National Assembly for Wales / Cynulliad Cenedlaethol Cymru
Health and Social Care Committee/ Y Pwyllgor Iechyd a Gofal Cymdeithasol


Inquiry into the GP workforce in Wales / Ymchwiliad i’r gweithlu Meddygon Teulu yng Nghymru

Evidence from Royal College of General Practitioners – GP 02 / Tystiolaeth gan Coleg Brenhinol yr Ymarferwyr Cyffredinol – GP 02

Briefing paper for the Health and Social Care Committee inquiry into the GP workforce in Wales


The general practice workforce across Wales and the UK faces significant challenges due to the following key factors:

·         Increasing size of workload i.e. increasing number of consultations


·         Increasing complexity of patient illnesses – an ageing population, many with long term conditions and multi-morbidities

·         Ageing workforce: a significant proportion of the workforce – among both GPs and Practice Nurses in the difficult to recruit areas are over 55


·         Prolonged period of underinvestment – funding for general practice in Wales has been decreasing year on year and now receives 7.7% of total NHS funding compared with 8.5% in 2005/06.


·         Training places have had a reduction in applicants and a growing number of qualified GPs are choosing to emigrate, retire early or change medical specialty. In 2014, 45 Welsh medical graduates chose to practice outside the UK.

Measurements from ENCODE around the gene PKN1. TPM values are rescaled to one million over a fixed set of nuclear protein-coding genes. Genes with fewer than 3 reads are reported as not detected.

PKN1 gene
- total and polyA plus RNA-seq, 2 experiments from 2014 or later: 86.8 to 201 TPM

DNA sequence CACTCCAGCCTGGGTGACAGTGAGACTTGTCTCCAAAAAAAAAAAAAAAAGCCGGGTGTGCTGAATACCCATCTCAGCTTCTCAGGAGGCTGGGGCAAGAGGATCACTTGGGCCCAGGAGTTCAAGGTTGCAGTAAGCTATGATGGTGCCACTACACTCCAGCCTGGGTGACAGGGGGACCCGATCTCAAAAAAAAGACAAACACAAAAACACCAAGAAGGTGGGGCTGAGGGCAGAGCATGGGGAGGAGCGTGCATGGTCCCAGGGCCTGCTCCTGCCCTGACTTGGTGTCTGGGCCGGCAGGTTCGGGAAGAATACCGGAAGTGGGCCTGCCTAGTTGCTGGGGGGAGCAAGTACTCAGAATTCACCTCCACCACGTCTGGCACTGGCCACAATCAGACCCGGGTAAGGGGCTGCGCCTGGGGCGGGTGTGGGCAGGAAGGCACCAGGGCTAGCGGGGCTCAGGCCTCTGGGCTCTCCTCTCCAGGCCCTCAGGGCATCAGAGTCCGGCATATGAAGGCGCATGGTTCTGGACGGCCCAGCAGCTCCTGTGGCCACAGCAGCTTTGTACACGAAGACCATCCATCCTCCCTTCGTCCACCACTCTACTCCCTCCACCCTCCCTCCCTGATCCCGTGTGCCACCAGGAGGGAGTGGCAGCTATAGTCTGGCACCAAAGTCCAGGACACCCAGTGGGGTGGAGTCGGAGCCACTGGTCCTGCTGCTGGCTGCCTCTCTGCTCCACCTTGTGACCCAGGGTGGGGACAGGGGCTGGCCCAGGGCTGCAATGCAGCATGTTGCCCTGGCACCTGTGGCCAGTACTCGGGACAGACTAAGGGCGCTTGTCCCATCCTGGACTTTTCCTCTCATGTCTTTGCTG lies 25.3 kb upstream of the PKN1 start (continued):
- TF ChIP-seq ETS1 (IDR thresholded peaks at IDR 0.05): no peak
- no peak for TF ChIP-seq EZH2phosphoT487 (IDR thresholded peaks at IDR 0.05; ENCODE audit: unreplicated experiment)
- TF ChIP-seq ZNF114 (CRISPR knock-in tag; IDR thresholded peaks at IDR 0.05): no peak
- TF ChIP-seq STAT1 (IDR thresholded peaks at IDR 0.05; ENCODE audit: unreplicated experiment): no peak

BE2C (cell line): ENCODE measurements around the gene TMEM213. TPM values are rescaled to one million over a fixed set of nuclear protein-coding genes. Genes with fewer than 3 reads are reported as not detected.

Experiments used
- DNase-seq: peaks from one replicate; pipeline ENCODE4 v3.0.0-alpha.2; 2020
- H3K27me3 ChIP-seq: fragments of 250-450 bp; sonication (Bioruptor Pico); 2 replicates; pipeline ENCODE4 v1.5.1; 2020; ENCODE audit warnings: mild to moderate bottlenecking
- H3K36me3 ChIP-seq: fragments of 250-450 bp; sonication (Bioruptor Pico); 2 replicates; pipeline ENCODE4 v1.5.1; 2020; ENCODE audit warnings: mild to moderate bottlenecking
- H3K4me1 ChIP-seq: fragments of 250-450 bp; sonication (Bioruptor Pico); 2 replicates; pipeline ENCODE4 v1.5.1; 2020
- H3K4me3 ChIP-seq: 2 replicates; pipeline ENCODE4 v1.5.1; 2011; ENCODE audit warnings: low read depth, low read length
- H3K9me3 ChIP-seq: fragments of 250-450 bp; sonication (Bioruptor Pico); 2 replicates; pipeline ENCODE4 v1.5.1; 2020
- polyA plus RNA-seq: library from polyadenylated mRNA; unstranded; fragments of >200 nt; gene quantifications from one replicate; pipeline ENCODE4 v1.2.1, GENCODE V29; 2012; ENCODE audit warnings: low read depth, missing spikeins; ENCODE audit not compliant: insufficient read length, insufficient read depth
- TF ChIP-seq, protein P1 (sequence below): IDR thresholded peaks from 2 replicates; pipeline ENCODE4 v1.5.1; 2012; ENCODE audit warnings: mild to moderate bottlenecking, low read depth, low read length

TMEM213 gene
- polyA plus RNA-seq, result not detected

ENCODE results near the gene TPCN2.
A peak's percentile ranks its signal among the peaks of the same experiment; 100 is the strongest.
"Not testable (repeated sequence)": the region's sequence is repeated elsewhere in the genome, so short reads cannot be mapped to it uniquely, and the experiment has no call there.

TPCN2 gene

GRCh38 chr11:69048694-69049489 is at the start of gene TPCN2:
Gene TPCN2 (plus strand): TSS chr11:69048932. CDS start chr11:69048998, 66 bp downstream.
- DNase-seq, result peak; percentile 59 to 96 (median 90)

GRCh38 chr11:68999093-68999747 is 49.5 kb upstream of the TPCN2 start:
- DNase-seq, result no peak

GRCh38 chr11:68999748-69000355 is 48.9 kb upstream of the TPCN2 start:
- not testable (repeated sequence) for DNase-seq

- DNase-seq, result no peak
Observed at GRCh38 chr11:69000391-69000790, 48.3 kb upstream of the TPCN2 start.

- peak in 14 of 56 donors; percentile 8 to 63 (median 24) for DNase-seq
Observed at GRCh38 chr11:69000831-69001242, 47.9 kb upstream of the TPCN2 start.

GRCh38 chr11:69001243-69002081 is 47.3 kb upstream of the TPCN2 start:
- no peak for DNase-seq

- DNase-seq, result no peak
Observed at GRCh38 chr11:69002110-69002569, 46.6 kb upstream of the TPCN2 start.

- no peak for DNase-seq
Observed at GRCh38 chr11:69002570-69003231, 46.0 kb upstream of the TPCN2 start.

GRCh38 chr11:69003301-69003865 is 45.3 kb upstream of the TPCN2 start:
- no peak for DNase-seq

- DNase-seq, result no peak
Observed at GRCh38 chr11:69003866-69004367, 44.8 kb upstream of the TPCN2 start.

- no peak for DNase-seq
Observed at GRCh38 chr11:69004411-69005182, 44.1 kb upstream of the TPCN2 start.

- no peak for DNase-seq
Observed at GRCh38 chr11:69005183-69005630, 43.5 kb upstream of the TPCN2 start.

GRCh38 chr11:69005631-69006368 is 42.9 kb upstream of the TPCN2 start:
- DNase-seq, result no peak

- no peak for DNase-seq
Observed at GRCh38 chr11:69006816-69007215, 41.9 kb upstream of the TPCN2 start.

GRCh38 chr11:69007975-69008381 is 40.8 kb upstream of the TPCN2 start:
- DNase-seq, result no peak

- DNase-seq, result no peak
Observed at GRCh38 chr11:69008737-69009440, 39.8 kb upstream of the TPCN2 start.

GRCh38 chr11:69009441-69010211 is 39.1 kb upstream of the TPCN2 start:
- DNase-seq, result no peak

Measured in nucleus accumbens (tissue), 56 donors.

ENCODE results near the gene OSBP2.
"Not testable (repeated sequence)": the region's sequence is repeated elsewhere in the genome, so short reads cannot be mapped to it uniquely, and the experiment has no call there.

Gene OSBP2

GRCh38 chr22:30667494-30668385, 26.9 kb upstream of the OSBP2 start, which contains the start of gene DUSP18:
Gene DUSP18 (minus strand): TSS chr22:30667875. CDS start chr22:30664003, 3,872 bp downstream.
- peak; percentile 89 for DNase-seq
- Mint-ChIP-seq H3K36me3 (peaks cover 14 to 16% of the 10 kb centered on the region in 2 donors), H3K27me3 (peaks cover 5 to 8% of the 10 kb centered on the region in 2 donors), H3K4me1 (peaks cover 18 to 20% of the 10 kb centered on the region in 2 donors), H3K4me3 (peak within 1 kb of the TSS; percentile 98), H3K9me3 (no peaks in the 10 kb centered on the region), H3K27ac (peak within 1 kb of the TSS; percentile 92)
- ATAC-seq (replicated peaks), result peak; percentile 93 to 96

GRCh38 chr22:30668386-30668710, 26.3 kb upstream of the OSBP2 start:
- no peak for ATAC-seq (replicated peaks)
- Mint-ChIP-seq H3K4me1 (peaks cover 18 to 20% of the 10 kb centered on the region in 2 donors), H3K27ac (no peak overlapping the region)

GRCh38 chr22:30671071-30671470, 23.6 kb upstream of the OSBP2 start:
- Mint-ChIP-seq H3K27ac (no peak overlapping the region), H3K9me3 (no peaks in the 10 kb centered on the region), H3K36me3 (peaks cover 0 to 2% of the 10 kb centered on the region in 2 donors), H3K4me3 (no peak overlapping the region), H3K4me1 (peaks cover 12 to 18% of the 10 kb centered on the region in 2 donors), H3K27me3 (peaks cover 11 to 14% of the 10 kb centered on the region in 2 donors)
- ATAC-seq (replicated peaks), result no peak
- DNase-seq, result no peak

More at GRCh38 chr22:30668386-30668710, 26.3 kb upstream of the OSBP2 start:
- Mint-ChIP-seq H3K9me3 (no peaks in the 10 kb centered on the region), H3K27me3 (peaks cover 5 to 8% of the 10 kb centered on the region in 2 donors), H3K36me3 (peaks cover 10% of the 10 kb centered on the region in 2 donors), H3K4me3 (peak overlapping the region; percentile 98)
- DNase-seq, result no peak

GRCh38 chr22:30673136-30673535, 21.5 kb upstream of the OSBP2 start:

·         Onerous returner scheme requirements and lack of single medical performers list


There is growing evidence that the capacity of the general practice workforce to meet the changing and increasing demands of patients is under threat. Firstly, demand for general practice is increasing and this is causing additional workload pressures for GPs and their teams. There is also strong evidence that the care general practice is required to deliver is becoming more complex as we are becoming an ageing population.

The general practice workforce is ageing. In Wales, over 23% of our GPs are over 55 and many are choosing to retire early, often due to work pressures and stress.

Wales ranks third in the UK in GP coverage per population and RCGP Wales estimates that we will need an additional 95 GPs this year just to reach the UK average. We will need even more to replace those who leave and far more to meet the needs and challenges ahead.


The RCGP’s Put Patients First: Back General Practice campaign focuses on the need for urgent additional resources as well as focusing on the key themes that are inhibiting GPs from building on the excellent quality of care they currently provide despite these challenges.


The new Primary care plan is a step in the right direction but without a robust GP workforce, RCGP Wales questions how we will be able to match the aspirations set out in the plan.